Dr. Sarah West’s instincts tell her to run when Colonel Foster shows up at her office asking for help. Some of his men are falling off the radar only to reappear in a catatonic or vegetative state. Foster wants the PTSD expert to infiltrate Braxton. In the mental facility, her task is to help heal his men and uncover who is messing with their minds.
Sarah doesn’t trust Colonel Foster. However, going to Braxton may be the only way to find out what really happened to her brother-in-law who supposedly committed suicide five years earlier. Against her better judgment, Sarah accepts the job. It isn’t long before one of her patients, a man she calls “Joe,” wiggles his way into her affection and suddenly saving him becomes personal.
Vicki Hinze’s Acts of Honor is a story about conspiracy, corruption, and betrayal, as well as those who stand against it, no matter the cost. A steady pace and intriguing plot keep the reader’s attention. I became engrossed in Sarah and Joe’s story, reading the book in two sittings after a late night forced me to set it aside.
That being said, as much as I really enjoyed most of the book, the ending greatly disappointed me. It felt very unbelievable when Sarah, an untrained civilian, went through an “ordeal” (which I won’t explain to avoid spoilers) practically unscathed while top, trained military operatives went through it only to come out in vegetative states. Joe’s recovery also felt a bit rushed and unrealistic. He seemed to go from catatonic to completely restored almost overnight.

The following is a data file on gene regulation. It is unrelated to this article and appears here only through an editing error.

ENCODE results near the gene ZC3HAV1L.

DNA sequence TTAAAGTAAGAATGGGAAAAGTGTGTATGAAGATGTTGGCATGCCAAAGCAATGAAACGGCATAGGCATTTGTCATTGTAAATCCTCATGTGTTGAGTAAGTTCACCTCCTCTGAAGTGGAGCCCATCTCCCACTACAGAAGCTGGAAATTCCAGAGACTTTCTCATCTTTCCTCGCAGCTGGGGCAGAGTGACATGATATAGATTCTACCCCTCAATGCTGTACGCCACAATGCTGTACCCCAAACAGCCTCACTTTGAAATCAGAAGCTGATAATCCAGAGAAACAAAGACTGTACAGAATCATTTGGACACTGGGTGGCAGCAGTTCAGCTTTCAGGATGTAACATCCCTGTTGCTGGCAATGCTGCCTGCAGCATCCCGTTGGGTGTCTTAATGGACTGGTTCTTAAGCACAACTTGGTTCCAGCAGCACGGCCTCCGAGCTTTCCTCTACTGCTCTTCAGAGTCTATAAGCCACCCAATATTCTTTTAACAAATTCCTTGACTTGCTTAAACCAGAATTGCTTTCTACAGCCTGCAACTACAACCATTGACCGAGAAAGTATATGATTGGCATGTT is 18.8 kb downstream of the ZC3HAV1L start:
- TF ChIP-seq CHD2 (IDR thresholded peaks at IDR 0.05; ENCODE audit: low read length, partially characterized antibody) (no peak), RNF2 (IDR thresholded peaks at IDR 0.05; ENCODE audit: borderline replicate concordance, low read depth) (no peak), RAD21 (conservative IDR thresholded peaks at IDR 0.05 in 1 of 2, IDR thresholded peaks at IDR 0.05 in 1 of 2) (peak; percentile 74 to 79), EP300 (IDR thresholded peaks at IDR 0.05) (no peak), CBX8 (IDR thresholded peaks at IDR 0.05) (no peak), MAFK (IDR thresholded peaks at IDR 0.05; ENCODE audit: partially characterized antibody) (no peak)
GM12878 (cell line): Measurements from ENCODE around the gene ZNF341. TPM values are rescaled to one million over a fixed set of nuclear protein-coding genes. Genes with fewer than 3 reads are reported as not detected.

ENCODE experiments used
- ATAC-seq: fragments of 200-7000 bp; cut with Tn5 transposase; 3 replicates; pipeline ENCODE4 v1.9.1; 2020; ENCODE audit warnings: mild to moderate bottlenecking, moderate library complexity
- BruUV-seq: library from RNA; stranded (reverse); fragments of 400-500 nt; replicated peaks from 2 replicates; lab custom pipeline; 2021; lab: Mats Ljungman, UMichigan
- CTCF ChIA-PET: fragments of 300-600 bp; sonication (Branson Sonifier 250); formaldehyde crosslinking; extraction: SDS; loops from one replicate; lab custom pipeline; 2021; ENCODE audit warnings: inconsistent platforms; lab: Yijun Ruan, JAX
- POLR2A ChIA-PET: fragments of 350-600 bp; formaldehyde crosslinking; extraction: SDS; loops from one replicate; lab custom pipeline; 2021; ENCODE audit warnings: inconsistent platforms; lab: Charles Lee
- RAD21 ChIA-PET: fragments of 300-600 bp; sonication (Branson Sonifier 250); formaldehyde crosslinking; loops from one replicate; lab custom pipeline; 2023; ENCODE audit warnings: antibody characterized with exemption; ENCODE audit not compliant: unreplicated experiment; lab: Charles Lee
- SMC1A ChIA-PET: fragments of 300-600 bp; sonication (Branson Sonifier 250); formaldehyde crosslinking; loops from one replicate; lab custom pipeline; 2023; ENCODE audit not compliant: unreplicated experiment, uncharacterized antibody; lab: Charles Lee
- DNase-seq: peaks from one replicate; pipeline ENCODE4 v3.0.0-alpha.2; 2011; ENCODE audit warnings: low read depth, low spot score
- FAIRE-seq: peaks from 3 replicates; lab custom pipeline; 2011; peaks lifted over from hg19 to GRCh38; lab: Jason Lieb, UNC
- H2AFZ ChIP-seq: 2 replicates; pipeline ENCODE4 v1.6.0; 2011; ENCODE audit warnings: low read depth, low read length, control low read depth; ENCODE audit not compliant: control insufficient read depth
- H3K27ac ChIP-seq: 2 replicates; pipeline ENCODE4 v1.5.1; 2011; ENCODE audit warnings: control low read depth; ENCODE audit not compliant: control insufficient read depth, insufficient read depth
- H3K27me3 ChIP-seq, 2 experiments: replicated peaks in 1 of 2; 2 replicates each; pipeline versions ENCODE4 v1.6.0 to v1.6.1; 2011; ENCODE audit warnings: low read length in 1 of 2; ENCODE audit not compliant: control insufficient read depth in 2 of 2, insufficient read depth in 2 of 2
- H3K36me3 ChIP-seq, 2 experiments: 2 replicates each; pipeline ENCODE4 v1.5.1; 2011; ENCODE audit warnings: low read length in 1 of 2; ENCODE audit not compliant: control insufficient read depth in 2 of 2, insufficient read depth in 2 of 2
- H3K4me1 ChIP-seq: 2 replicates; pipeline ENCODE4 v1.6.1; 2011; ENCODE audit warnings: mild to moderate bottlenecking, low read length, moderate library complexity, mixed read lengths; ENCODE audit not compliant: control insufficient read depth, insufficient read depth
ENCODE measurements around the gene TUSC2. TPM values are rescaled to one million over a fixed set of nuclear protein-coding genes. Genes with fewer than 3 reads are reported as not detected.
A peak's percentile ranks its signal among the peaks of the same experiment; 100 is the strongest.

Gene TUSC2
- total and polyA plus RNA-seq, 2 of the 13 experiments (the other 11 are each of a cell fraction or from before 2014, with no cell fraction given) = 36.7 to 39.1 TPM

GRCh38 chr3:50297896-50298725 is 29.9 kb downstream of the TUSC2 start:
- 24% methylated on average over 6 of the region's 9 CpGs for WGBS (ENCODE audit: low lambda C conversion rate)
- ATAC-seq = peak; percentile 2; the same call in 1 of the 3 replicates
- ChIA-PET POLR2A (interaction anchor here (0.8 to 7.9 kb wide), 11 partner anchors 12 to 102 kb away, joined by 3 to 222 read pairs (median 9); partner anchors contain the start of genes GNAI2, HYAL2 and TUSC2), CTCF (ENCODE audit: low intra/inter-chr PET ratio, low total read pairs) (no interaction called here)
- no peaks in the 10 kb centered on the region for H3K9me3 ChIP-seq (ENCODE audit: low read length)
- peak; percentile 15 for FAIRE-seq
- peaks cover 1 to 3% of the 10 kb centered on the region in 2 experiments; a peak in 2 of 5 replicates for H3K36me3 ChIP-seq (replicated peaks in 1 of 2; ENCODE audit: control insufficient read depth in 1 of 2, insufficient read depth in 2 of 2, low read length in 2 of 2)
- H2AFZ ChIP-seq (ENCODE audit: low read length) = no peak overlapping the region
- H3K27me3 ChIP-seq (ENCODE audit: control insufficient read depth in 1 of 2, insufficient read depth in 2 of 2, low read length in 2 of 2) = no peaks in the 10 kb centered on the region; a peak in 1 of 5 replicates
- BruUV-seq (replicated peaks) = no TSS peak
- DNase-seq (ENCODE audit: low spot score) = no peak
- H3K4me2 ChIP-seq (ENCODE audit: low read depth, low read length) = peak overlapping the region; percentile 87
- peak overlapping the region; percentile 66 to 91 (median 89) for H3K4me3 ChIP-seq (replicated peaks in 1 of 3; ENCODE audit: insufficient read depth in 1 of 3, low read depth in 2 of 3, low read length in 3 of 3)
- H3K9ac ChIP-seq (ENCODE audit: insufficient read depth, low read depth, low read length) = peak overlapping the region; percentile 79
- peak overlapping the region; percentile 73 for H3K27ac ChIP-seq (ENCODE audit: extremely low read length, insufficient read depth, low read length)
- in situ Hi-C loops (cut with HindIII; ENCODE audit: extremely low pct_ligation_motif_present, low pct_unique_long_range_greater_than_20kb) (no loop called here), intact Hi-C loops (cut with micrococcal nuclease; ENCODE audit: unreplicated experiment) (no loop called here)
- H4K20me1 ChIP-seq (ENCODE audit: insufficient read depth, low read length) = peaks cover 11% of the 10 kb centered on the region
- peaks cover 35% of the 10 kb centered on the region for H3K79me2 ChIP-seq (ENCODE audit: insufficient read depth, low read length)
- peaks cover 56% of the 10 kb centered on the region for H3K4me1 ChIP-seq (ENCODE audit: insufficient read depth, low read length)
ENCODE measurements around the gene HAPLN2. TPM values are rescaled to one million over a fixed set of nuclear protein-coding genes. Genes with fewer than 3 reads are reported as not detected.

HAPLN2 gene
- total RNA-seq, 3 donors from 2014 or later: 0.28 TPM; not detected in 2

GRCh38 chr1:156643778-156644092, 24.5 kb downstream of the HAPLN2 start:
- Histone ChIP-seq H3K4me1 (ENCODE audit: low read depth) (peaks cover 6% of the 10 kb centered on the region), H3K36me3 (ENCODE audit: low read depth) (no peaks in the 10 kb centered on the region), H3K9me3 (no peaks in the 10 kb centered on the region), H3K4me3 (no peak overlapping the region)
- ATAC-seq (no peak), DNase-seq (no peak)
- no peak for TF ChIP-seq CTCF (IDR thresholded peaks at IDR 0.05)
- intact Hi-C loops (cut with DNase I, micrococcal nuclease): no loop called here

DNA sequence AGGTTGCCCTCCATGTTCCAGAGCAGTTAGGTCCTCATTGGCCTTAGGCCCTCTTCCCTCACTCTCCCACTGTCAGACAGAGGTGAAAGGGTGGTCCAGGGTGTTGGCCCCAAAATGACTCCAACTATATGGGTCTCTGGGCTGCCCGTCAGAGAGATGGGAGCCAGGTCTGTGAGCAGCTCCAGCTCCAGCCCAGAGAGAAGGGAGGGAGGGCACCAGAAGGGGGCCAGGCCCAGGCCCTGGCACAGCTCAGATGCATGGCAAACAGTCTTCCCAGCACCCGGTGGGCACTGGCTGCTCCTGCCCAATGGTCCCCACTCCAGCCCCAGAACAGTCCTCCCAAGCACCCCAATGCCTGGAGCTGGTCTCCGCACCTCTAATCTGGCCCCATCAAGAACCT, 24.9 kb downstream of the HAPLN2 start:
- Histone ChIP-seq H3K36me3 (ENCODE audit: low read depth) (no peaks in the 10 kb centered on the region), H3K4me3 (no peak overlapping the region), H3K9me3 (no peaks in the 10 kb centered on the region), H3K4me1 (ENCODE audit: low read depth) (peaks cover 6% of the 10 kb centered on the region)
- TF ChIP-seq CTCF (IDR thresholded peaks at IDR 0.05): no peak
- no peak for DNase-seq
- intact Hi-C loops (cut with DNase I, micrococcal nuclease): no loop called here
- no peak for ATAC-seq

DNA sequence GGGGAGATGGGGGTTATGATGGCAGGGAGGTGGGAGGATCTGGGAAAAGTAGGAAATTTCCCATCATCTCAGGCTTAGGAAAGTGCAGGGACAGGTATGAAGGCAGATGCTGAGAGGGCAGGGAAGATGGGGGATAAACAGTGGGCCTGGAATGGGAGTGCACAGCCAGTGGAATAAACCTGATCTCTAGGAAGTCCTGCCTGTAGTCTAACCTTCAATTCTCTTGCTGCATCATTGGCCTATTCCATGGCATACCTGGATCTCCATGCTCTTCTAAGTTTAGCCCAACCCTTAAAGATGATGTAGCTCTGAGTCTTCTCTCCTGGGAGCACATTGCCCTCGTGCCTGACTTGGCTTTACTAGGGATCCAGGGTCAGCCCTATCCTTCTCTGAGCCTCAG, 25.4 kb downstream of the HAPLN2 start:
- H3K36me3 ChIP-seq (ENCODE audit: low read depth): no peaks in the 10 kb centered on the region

Readers should be prepared for some strong language, especially the D-word. Almost everybody used it, even though at times it didn’t seem to match their characters. Although the author does not go into details, there is one scene where the protagonists have sex. As is, Acts of Honor is okay for a one-time read.
Rated R: Language and mature themes (suicide, torture, sex)
Review copy provided by the publisher. Thank you!